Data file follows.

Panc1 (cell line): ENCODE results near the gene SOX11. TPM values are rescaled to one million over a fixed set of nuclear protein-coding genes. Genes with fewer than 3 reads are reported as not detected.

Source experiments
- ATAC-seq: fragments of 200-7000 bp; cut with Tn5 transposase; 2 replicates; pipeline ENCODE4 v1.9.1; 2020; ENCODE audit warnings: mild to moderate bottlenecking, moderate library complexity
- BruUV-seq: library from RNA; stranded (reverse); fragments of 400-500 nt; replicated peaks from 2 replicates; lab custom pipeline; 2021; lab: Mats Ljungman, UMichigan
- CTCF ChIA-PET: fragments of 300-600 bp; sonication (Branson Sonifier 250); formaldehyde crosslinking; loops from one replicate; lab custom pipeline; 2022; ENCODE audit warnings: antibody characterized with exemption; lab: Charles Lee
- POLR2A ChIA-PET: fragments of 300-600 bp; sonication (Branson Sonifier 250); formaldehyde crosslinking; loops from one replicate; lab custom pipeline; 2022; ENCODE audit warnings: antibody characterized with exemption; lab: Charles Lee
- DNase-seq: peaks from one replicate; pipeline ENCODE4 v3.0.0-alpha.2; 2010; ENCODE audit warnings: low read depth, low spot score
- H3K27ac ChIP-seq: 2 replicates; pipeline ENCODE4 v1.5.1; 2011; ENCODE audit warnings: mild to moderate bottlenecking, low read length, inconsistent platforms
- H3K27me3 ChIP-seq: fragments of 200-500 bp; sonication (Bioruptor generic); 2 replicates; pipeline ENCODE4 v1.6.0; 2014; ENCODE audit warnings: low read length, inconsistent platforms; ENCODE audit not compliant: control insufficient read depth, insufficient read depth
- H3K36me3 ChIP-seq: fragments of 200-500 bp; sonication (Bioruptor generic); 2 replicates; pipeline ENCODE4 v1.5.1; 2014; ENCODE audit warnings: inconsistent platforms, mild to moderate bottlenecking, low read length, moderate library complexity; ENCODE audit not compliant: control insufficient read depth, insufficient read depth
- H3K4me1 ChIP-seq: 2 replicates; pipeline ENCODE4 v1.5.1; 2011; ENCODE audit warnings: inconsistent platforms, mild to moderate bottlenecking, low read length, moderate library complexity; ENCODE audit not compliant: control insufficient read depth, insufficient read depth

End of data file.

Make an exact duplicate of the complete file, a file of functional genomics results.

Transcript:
Panc1 (cell line): ENCODE results near the gene SOX11. TPM values are rescaled to one million over a fixed set of nuclear protein-coding genes. Genes with fewer than 3 reads are reported as not detected.

Source experiments
- ATAC-seq: fragments of 200-7000 bp; cut with Tn5 transposase; 2 replicates; pipeline ENCODE4 v1.9.1; 2020; ENCODE audit warnings: mild to moderate bottlenecking, moderate library complexity
- BruUV-seq: library from RNA; stranded (reverse); fragments of 400-500 nt; replicated peaks from 2 replicates; lab custom pipeline; 2021; lab: Mats Ljungman, UMichigan
- CTCF ChIA-PET: fragments of 300-600 bp; sonication (Branson Sonifier 250); formaldehyde crosslinking; loops from one replicate; lab custom pipeline; 2022; ENCODE audit warnings: antibody characterized with exemption; lab: Charles Lee
- POLR2A ChIA-PET: fragments of 300-600 bp; sonication (Branson Sonifier 250); formaldehyde crosslinking; loops from one replicate; lab custom pipeline; 2022; ENCODE audit warnings: antibody characterized with exemption; lab: Charles Lee
- DNase-seq: peaks from one replicate; pipeline ENCODE4 v3.0.0-alpha.2; 2010; ENCODE audit warnings: low read depth, low spot score
- H3K27ac ChIP-seq: 2 replicates; pipeline ENCODE4 v1.5.1; 2011; ENCODE audit warnings: mild to moderate bottlenecking, low read length, inconsistent platforms
- H3K27me3 ChIP-seq: fragments of 200-500 bp; sonication (Bioruptor generic); 2 replicates; pipeline ENCODE4 v1.6.0; 2014; ENCODE audit warnings: low read length, inconsistent platforms; ENCODE audit not compliant: control insufficient read depth, insufficient read depth
- H3K36me3 ChIP-seq: fragments of 200-500 bp; sonication (Bioruptor generic); 2 replicates; pipeline ENCODE4 v1.5.1; 2014; ENCODE audit warnings: inconsistent platforms, mild to moderate bottlenecking, low read length, moderate library complexity; ENCODE audit not compliant: control insufficient read depth, insufficient read depth
- H3K4me1 ChIP-seq: 2 replicates; pipeline ENCODE4 v1.5.1; 2011; ENCODE audit warnings: inconsistent platforms, mild to moderate bottlenecking, low read length, moderate library complexity; ENCODE audit not compliant: control insufficient read depth, insufficient read depth